Available on: RVNG Intl. LP
Founded in 1999 in Providence, Rhode Island, The Body have carved out a niche at the artier, ultra-extreme end of contemporary metal, their blend of churning sludge instrumentation and hysterically shrieked vocals comparable to Stephen O’Malley’s early ‘00s group Khanate. The Body, however, have appeared set on pushing boundaries: their highly recommended 2011 album All The Waters Of The Earth Turn To Blood employed the 24-voice Assembly Of Light choir, and drew influence from doomsday prophets such as Charles Manson, Jim Jones, and Shoko Asahara of the Japanese cult Aum Shinrikyo. The aim, vocalist/guitarist Chip King told me around the album’s release, was to “contrast beauty and ugliness… to present a vision of a flawed world. A beautiful world. An ugly world.”
This is a sensibility that’s seeped out of noise and metal culture and into clubland over the last years, with Blackest Ever Black, Downwards and Hospital Productions conspiring on a darkness that smudges at the edges of genre. So perhaps it was inevitable that we’d see meetings like this one: an album bringing together The Body with UK-based producer Bobby Krlic, aka The Haxan Cloak. Certainly, this is a pairing guided by some logic. The Body are no strangers to collaboration, having recently made albums with orchestral drone group Braveyoung and Louisiana sludge rockers Thou. And while signed to Tri Angle, Krlic is no foreigner to such territory; he grew up on Slayer, Anthrax and Napalm Death, and let’s not forget the first Haxan Cloak album saw the light on left-leaning London metal imprint Aurora Borealis. Still, this collaboration is guided by an unusual modus operandi. The groups were matchmade by Matt Werth of the Brooklyn label RVNG, who invited The Haxan Cloak’s Bobby Krlic out to New York for a week, then locked him in a studio with some pre-recorded Body tracks for a week of intensive remixing.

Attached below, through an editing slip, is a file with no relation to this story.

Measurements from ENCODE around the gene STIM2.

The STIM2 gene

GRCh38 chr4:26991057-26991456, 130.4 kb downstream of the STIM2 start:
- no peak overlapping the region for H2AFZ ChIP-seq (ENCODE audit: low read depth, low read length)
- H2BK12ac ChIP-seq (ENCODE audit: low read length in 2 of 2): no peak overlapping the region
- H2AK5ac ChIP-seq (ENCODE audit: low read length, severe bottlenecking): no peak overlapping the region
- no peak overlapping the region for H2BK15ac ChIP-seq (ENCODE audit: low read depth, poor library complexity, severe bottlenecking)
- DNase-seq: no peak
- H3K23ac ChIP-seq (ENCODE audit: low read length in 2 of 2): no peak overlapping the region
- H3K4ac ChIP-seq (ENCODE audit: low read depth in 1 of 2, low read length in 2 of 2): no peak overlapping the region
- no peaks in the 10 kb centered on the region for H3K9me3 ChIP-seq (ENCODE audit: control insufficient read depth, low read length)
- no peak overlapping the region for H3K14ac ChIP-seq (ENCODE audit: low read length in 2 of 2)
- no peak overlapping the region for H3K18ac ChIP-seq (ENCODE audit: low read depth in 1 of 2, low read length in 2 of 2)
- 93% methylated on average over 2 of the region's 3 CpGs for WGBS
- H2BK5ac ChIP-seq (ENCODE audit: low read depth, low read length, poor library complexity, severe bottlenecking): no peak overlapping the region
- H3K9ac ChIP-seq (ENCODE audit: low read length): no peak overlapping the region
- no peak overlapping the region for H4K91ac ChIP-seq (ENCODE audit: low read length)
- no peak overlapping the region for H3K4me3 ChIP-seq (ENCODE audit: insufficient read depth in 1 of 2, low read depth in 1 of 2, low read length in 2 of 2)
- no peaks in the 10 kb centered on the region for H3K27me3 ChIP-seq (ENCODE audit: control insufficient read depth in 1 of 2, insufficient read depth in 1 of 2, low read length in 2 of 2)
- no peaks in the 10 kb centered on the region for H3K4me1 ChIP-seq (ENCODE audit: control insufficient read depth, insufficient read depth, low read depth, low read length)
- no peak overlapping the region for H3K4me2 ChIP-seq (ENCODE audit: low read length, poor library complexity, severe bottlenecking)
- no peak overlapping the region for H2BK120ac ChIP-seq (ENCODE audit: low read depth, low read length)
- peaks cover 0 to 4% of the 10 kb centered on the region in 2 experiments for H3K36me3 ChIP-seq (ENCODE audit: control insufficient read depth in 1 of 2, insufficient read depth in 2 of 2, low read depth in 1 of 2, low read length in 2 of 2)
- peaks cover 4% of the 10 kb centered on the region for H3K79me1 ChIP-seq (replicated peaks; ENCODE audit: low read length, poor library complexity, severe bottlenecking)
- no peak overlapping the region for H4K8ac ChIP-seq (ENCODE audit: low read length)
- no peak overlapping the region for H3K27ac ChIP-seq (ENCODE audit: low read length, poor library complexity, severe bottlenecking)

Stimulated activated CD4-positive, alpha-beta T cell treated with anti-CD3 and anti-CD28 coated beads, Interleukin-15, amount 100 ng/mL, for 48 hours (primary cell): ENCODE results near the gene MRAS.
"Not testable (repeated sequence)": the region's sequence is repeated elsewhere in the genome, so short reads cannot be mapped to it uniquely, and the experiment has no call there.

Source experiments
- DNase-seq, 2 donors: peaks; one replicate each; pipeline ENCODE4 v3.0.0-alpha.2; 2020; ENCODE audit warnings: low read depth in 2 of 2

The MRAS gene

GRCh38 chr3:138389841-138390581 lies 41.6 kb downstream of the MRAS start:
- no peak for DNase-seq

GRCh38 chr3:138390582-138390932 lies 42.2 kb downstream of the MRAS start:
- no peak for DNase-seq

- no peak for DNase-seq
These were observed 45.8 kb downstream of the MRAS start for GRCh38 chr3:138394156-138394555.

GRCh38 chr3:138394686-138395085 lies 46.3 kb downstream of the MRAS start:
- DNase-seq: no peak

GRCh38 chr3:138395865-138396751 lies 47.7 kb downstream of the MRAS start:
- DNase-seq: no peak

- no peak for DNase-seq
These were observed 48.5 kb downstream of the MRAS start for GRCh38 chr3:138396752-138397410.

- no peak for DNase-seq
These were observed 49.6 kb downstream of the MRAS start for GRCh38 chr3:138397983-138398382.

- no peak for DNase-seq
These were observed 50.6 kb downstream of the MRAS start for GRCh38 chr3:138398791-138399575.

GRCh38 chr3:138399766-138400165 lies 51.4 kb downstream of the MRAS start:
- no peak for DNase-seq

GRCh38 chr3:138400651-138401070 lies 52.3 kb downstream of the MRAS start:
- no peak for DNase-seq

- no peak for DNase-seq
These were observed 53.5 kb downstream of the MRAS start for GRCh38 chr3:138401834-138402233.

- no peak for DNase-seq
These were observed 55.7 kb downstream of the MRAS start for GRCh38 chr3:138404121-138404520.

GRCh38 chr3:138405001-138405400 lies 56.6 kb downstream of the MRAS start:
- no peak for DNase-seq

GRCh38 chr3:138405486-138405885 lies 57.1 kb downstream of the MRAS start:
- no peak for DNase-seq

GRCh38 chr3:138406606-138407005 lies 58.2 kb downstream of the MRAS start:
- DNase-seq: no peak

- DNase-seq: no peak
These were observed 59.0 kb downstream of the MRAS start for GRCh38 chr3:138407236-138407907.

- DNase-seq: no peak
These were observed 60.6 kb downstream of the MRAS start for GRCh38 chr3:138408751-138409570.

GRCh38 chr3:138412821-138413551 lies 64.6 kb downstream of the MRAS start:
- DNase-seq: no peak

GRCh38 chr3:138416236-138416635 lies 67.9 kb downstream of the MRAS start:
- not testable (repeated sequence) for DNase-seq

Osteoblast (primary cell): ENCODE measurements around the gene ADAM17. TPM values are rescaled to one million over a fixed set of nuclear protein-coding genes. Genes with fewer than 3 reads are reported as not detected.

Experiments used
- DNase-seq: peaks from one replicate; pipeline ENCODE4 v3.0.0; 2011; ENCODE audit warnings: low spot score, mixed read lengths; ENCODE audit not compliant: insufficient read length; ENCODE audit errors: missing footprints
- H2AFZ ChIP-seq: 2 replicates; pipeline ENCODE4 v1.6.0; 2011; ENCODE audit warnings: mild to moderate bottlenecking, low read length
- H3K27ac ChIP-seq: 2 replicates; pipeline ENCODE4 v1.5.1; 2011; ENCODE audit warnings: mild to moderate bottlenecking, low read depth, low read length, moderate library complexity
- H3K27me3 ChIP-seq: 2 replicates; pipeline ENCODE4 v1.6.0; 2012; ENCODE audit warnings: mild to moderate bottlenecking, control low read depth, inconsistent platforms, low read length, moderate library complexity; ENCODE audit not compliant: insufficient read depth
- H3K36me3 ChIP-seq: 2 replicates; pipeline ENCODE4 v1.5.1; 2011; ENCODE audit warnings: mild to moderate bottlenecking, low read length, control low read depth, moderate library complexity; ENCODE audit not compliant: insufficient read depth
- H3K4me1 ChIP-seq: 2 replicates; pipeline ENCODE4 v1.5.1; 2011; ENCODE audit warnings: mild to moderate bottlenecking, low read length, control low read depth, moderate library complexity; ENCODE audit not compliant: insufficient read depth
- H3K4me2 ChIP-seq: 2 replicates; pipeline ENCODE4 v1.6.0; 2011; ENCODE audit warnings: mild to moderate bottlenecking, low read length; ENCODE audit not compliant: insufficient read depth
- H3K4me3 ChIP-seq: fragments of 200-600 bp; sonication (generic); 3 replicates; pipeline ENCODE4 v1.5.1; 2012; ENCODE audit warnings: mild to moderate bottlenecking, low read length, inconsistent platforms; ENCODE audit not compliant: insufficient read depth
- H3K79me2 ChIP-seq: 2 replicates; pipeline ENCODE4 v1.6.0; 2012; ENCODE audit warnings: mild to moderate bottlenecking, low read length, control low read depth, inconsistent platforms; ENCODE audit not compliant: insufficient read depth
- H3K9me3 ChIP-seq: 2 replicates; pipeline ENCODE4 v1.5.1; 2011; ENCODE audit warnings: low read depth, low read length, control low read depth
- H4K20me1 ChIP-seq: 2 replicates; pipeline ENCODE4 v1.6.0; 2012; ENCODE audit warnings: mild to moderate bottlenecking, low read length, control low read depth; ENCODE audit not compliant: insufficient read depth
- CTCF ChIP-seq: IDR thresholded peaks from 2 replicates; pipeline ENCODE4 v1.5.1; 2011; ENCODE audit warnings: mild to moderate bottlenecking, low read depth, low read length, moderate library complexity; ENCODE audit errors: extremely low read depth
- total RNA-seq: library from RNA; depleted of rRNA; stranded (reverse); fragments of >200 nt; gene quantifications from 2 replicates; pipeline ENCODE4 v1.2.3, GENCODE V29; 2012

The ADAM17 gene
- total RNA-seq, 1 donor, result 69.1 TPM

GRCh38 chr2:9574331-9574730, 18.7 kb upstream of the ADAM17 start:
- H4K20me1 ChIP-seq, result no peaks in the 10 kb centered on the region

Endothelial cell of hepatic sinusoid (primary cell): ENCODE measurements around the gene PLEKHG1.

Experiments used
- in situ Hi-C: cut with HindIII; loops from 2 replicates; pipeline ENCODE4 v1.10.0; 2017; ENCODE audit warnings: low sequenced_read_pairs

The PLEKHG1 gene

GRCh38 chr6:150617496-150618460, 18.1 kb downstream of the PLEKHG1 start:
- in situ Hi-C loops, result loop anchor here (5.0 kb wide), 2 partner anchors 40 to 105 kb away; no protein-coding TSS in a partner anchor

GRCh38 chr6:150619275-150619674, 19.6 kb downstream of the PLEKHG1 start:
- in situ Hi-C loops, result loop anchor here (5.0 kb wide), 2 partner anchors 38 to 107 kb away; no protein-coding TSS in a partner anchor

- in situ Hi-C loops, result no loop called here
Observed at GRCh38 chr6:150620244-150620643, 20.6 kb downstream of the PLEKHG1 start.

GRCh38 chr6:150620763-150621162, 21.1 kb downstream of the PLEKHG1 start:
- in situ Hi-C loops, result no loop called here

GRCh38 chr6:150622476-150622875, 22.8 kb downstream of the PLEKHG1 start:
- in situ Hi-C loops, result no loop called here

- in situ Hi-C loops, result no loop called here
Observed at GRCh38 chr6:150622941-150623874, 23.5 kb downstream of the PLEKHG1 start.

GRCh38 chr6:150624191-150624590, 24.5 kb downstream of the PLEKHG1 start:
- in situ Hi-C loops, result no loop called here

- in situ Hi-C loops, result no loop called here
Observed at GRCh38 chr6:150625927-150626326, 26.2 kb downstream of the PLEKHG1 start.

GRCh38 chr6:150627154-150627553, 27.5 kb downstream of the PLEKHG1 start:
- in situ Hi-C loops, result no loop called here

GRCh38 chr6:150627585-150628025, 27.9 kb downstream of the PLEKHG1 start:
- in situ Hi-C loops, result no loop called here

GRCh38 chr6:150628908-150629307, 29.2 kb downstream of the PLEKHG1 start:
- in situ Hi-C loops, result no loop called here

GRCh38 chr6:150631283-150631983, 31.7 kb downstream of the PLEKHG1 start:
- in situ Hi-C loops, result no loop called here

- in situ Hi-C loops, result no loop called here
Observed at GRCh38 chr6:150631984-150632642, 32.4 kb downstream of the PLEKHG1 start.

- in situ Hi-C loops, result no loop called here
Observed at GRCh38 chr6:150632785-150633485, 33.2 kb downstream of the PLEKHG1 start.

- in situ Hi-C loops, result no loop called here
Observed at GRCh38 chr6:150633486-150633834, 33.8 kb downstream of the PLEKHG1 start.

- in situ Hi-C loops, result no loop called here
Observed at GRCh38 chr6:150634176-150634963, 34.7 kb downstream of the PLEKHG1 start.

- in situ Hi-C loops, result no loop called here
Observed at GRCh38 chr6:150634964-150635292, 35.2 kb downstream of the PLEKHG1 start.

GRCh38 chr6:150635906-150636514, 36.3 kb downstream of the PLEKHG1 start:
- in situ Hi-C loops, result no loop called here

Actually, remixing feels sort of the wrong word, implying as it does a track being retooled with some kind of dancefloor intent. What Krlic does is often more like re-editing, The Body’s screeching vocals and lumbering riffs remaining largely intact, but with sections looped so they trudge out towards the horizon, pockmarked with yawning chasms of bass synth, or subjected to a horrific torture chamber of effects. On the opening ‘To Carry The Seeds Of Death Within Me’, the guitar and drums move forward as a sludgy churn, but Krlic slowly marches the track offshore into a shimmering pool of dark ambient, loops submerged but resurfacing, Kraken-like, for a terrifying finale. On ‘Alone All The Way’, a voice calmly discusses thoughts of suicide as Lee Buford’s beats are dosed with echo, rippling and multiplying. Krlic, a student of sound design, approaches the material with the dynamic, spatial sensibility he showed off on his 2013 album Excavation, unafraid to flirt with monotony or suddenly pull away the rug. By occasionally presenting King’s vocals with little adornment – see, as it flails away above little more that a quiet sonar-like pulse on ‘Hail To Thee, Everlasting Pain’ – he occasionally intensifies the spirit of devastation and futility already there in The Body’s music.
I Shall Die Here is a bracing listen, certainly no easier than The Body’s conventional albums, and in its application of intense studio treatment, at times perhaps even more intense. But it is also a whole lot better than The Body’s 2013 album for Thrill Jockey, Christ, Redeemers, which focused too closely on their dense and obliterating qualities at the exclusion of space and dynamics. Here’s a record, then, that pulls off a clever sort of flourish: both communicating a horrific plunge into darkness, while showing all its participants in the best possible light.